In the depths of my despair, however, I recalled some vague and uneasy references the professionals I’d interviewed had made to a doctor named William Silverman. Dr. Silverman was, they told me, an esteemed Professor of Pediatrics who had come to California in the 1960s but, then -- as so many others did in the late 1960s in California -- he had somehow lost his bearings. He might be OK as source on the history of neonatology, they said,… but, as for his other opinions… well... just don't go there.
These warnings piqued my interest. And so, just before deciding to throw in the towel with my project, I resolved to find and interview the mysterious and controversial Dr. Silverman.
I nerved myself up for the usual tedious and intimidating process of arranging an audience with such an august presence through intermediaries and secretaries. I prepared myself for the scheduling and rescheduling that inevitably took place with my other interviews, drawing out the process, typically, for months.
But then, on a wild hunch, I called information in Greenbrae where I understood Dr. Silverman now lived, and I learned with surprise and delight that Dr. William Silverman – this famous doctor -- actually had a listed home phone number in Greenbrae. A few moments later I discovered that he even answered his own phone!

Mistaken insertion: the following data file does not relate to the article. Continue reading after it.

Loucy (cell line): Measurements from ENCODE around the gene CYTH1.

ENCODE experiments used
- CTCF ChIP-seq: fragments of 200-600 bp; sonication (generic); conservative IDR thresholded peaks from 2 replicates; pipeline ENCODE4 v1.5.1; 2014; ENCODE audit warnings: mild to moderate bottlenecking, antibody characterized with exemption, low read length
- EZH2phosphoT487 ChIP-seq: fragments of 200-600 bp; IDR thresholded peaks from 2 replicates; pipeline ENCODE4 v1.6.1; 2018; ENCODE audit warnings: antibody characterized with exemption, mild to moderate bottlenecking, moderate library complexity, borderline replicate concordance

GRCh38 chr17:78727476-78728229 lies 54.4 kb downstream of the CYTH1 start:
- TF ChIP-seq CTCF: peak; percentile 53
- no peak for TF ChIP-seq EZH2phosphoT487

That first conversation lasted nearly two hours. When it ended, Bill and I both knew we had found in each other kindred spirits. I also knew that my book really could be written. In two hours, Bill had validated and elaborated on my concerns, and he provided my book -- in fact, my entire subsequent life -- with a clear direction and purpose. With Bill at my side, I felt certain I could navigate the treacherous shoals of neonatal opinion and write a book that would be both honest and acceptable to at least some in the neonatal community. Thanks to Bill, The Premature Baby Book was published two years later. It's still in print. And I’m currently at work on the sequel.